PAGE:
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Medicine & Science in Sports & Exercise: October 1986


KYLE, C. R. and V. J. CAIOZZO. The effect of athletic clothing aerodynamics upon running speed. Med. Sci. Sports Exerc., Vol. 18, No. 5, pp. 509–515, 1986. The purpose of this study was to determine the effect of the wind resistance of athletic clothing upon running speed in sprinting and in distance running. Wind tunnel tests of clothing materials, hair, and shoes show that it is possible to lower the wind resistance of a runner from about 0.5% to over 6% by improved aerodynamics. Mathematical models of sprinting and distance running are developed to predict the effect of lower wind resistance upon race times. By lowering the wind resistance of a runner 2%, the models predict time savings from 0.01 s in the 100-m dash to 5.7 s in the marathon. This is the equivalent of lead distances of about 0.1 to 31 m. The sprint model may be used to predict the effect of altitude upon running speed. At the altitude of Mexico City, the model predicts an improvment of 0.08 s in 100 m and 0.16 s in 200 m. This is conservative compared to actual time savings. The results show that it is possible to lower the wind resistance significantly by improving clothing or by trimming or covering the hair, and that a small aerodynamic drag reduction can result in a significant performance increase.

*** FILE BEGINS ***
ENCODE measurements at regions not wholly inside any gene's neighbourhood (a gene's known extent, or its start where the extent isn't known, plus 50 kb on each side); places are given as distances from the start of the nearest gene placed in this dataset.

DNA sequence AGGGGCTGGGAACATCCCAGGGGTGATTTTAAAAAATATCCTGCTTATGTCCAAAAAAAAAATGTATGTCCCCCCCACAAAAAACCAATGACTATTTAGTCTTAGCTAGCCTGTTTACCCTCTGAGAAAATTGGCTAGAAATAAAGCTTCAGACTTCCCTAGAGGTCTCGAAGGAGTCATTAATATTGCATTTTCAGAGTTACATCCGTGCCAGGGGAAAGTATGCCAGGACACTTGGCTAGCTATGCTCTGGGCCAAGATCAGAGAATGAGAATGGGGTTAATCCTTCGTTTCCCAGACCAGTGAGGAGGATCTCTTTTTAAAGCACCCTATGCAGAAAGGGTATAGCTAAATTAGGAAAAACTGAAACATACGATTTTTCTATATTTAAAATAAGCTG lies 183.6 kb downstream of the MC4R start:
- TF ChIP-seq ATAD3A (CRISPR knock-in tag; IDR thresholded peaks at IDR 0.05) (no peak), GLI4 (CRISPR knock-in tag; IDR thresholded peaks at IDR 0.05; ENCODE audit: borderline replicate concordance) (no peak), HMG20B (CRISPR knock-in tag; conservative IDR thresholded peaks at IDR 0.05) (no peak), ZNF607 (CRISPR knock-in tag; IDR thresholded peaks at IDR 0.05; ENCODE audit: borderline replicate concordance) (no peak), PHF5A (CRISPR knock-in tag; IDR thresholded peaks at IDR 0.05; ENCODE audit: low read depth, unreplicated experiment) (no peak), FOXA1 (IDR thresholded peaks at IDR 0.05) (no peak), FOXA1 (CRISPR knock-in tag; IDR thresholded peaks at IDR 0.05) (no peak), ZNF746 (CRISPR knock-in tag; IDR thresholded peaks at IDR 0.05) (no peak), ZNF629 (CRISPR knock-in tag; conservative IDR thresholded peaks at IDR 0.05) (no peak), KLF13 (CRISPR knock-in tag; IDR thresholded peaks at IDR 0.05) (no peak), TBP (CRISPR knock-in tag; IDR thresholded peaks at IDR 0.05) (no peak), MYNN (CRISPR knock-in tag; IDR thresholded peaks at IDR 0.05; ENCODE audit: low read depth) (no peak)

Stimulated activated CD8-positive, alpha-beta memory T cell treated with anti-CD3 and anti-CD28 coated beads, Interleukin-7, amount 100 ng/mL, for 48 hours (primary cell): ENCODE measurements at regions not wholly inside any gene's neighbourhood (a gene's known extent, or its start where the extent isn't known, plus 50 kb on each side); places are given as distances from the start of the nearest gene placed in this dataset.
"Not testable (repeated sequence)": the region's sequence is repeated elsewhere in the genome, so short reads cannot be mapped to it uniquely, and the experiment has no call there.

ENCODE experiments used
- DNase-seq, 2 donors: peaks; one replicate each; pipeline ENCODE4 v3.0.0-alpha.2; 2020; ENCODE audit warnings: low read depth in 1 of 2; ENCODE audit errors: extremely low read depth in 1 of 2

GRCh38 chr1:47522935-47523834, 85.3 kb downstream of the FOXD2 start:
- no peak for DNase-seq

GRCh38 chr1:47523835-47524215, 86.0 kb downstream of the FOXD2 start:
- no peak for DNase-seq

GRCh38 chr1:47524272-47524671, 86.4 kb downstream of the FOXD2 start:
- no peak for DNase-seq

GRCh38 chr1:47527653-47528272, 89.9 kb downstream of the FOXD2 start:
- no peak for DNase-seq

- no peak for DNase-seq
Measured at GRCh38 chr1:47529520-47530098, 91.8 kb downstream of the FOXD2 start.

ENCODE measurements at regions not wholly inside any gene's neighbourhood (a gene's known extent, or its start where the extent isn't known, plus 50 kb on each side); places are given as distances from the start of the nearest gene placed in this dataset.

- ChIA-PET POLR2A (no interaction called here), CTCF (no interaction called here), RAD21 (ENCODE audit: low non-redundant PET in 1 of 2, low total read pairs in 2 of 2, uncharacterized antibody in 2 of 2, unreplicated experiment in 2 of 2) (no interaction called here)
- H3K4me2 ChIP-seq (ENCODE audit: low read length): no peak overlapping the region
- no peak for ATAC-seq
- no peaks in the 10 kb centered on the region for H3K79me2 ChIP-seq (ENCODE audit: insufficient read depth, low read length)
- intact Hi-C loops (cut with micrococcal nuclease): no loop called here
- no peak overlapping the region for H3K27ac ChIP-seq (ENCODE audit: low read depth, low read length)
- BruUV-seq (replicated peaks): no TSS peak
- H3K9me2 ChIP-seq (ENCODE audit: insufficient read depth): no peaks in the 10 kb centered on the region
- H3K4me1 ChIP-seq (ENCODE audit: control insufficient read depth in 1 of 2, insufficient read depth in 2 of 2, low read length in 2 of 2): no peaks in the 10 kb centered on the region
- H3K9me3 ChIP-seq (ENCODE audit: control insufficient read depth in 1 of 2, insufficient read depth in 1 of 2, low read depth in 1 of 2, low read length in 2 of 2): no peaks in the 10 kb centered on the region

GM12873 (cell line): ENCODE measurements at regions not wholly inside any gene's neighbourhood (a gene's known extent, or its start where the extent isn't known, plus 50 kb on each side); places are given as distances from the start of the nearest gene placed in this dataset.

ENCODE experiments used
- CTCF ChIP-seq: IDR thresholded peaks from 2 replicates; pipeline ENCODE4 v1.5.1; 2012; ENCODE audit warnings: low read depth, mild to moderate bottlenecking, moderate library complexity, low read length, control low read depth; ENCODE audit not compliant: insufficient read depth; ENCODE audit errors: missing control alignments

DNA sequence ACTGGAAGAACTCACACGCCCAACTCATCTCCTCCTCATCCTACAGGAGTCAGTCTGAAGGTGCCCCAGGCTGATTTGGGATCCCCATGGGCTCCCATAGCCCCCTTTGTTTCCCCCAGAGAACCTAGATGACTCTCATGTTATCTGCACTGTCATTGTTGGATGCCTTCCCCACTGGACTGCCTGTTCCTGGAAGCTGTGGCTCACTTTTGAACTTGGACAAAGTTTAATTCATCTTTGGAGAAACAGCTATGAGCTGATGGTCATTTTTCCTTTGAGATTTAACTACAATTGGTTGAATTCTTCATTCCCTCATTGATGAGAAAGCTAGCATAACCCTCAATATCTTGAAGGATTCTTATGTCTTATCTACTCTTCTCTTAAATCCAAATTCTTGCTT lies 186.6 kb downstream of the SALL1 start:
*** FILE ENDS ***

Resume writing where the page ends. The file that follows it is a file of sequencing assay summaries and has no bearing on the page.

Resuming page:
©1986The American College of Sports Medicine